Anyone who uses Amazon (and at this time of year, who doesn't check it at least once?) has probably seen the ads for its new book reader, the Kindle.
This thing is a hand-held book-sized device (the height of a pencil) which will hold something like 200 books, magazines and newspapers, includes wireless conductivity which allows you to download new books from Amazon (for $10) or the latest issue of a newspaper (11 papers are offered, for a subscription price of $2 each), no matter where you are, without needing a computer. You can even upload files from your own computer to the Kindle.
I was really intrigued by the device until I saw the price ($400) and realized how many books I could buy for $400. Still, I liked the idea of it.
Thank goodness for Robert Scoble, who made a video review of the Kindle, pointing out all of its weaknesses. He makes a lot of really good points including not being able to share books with friends, and the awkwardness of the design. The Kindle will have to be a lot cheaper than $400 for me to be interested, given his comments (which is OK because it's sold out already anyway).
If you travel a lot, I can see where the Kindle might be a real boon. I rarely travel without at least three books -- and I could now travel with 200 books in one compact little package and get a new book in a matter of minutes if I run out of reading material.
But I have this "thing" about a "book." I like the feel of a book. I like the feel of the paper under my hands. I like the feel of turning a page, of sticking a bookmark in the back to use to mark my place when I've finished reading for awhile.
I like the smell of a bookshop, especially a used bookshop. What would we wax romantic about if all we had were a stack of plastic machines that held an author's words.
We have found a way to speed up and mechanize so much in our lives. I hope that we never completely give up on a "book." I can't imagine climbing into a big soft chair and curling up with a Kindle.
Walt had his first physical therapy appointment yesterday and now has exercises to do and the depressing prognosis that it will take "months" before he completely recovers (which shouldn't have come as a surprise, since he had my mother's experience to compare to. He says that it didn't take that long when he broke his leg many years ago. I pointed out that he was much younger "many years ago.")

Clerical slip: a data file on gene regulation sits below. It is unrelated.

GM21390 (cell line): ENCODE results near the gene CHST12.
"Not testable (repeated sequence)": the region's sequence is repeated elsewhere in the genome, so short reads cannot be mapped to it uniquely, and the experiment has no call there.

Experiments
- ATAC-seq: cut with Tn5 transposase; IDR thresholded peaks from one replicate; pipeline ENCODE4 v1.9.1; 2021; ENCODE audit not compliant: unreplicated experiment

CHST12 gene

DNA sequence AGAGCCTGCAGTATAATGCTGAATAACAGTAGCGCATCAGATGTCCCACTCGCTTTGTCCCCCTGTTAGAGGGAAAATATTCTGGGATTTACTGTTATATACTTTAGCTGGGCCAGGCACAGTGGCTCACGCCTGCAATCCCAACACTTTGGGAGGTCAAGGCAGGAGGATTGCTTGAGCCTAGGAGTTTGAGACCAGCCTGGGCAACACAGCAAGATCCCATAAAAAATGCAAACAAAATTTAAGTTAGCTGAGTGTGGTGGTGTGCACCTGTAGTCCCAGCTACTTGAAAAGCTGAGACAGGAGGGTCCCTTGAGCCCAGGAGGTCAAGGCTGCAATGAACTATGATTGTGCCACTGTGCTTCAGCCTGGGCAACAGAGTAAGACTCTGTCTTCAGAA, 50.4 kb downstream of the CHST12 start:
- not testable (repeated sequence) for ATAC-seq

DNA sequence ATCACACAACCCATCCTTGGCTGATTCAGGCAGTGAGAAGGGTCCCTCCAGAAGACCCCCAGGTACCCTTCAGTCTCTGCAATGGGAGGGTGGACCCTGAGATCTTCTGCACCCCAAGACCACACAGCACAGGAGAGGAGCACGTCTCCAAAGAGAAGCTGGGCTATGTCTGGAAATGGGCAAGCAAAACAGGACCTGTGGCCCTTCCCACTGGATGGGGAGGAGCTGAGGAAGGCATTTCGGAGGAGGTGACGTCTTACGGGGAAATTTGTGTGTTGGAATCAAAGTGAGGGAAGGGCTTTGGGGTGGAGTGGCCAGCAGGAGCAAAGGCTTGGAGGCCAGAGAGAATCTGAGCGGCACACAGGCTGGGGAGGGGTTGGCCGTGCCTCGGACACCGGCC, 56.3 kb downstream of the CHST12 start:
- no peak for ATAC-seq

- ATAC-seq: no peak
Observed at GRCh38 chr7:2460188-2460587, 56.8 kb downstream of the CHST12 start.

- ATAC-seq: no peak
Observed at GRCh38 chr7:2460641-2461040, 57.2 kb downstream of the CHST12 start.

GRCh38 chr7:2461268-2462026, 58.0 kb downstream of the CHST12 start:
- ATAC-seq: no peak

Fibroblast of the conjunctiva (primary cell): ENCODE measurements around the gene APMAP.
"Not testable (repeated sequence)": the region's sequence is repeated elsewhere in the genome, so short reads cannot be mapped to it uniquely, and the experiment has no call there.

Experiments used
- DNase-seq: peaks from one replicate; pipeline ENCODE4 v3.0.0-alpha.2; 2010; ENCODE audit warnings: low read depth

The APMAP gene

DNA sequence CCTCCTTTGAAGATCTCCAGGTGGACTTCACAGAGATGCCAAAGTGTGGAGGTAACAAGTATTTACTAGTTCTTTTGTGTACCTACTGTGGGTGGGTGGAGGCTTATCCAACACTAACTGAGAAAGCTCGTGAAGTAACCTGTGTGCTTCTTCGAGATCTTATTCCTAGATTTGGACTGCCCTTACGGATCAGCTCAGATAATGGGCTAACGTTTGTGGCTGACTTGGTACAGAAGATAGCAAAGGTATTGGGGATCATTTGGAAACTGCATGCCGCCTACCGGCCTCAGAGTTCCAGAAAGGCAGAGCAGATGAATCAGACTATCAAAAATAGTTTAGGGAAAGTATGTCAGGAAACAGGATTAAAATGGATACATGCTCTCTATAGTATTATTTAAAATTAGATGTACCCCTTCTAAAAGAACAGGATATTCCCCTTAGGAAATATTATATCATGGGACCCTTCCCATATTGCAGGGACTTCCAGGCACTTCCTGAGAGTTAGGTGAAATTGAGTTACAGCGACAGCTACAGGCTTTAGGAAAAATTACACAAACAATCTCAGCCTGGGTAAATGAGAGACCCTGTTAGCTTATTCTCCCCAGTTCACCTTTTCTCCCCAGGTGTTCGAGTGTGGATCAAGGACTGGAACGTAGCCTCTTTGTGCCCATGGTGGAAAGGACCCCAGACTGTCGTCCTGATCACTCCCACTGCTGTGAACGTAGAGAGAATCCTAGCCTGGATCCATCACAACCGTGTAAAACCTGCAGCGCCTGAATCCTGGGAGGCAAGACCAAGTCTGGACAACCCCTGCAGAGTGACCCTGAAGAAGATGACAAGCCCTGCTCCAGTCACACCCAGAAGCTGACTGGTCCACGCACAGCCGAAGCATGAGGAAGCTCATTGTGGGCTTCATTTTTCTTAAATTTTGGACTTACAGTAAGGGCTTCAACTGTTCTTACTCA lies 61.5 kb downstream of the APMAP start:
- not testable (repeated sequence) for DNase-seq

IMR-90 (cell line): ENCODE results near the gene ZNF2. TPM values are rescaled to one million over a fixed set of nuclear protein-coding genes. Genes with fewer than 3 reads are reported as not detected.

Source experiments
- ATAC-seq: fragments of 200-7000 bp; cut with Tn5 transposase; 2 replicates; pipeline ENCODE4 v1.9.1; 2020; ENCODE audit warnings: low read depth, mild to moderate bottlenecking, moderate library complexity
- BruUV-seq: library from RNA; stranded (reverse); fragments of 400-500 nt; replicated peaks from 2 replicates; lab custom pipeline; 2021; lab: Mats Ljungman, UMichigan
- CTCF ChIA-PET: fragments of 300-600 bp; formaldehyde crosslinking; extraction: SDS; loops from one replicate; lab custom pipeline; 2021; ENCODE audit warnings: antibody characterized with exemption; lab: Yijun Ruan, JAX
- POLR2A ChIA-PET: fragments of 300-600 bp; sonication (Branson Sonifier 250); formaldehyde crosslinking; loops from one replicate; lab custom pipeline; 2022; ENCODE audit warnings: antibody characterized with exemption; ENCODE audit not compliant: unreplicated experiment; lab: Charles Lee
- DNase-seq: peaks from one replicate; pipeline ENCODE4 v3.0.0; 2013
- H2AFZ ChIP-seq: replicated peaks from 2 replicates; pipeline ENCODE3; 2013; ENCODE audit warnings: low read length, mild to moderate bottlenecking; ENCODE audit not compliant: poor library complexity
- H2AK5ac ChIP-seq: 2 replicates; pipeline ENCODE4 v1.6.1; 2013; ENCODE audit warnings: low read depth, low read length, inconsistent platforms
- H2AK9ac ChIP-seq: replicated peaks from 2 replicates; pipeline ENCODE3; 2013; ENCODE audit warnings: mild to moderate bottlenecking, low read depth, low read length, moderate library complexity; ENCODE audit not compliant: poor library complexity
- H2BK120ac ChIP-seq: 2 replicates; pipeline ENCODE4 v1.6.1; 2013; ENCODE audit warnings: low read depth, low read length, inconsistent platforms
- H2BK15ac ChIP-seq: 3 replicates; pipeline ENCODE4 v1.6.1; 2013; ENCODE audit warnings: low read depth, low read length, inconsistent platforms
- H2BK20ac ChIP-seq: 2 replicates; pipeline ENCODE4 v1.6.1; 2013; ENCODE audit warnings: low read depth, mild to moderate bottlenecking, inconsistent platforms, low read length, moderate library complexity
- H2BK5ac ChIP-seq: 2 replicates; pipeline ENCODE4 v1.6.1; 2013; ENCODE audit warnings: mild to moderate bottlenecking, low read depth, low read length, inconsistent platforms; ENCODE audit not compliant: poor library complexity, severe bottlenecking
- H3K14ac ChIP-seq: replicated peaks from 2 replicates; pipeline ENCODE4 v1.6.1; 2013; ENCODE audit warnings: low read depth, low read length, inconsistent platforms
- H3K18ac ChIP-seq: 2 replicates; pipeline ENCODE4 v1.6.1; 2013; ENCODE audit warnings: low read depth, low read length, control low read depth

Following physical therapy, we drove out to Fry's. I need to make at least one trip to an electronics store during the holidays!
We managed to get out of there without mortgaging the house, but we did buy a few things -- some for me, some for others. Going mid-afternoon, mid-week was a good idea because it wasn't the zoo I feared it would be.
The amazing thing to me was looking at all the gadgetry that I read about from people in the vlogging, blogging, Twitter community and marveling at how much disposable income people must have...either that or how high their credit card bills must be. It would be very easy to run up a huge bill just trying out a lot of the fun products I've heard about. I just don't know where people find the money to upgrade and try out all the new things coming onto the market!
One reason why I wanted to go to Fry's was in the continuing search for tiny screws. I have this marvelous little pocket camera that I bought in Australia, and a couple of screws have come out of the body of it.
I've checked with a camera store and with Radio Shack and both places told me I should go to Fry's to get replacement screws. I've waited several weeks to be in the neighborhood in Sacramento but finally I was at Fry's and their "component" department looked at me as if I was crazy. They don't have screws that small.
Logic tells you that someone has to carry tiny screws because they were used in the first place. The folks at Fry's suggested going to a watchmaker, so that's my plan for the day, visiting a local jeweler and see if if they might have tiny screws. The camera works but I am hesitant to use it while the body is in danger of falling apart!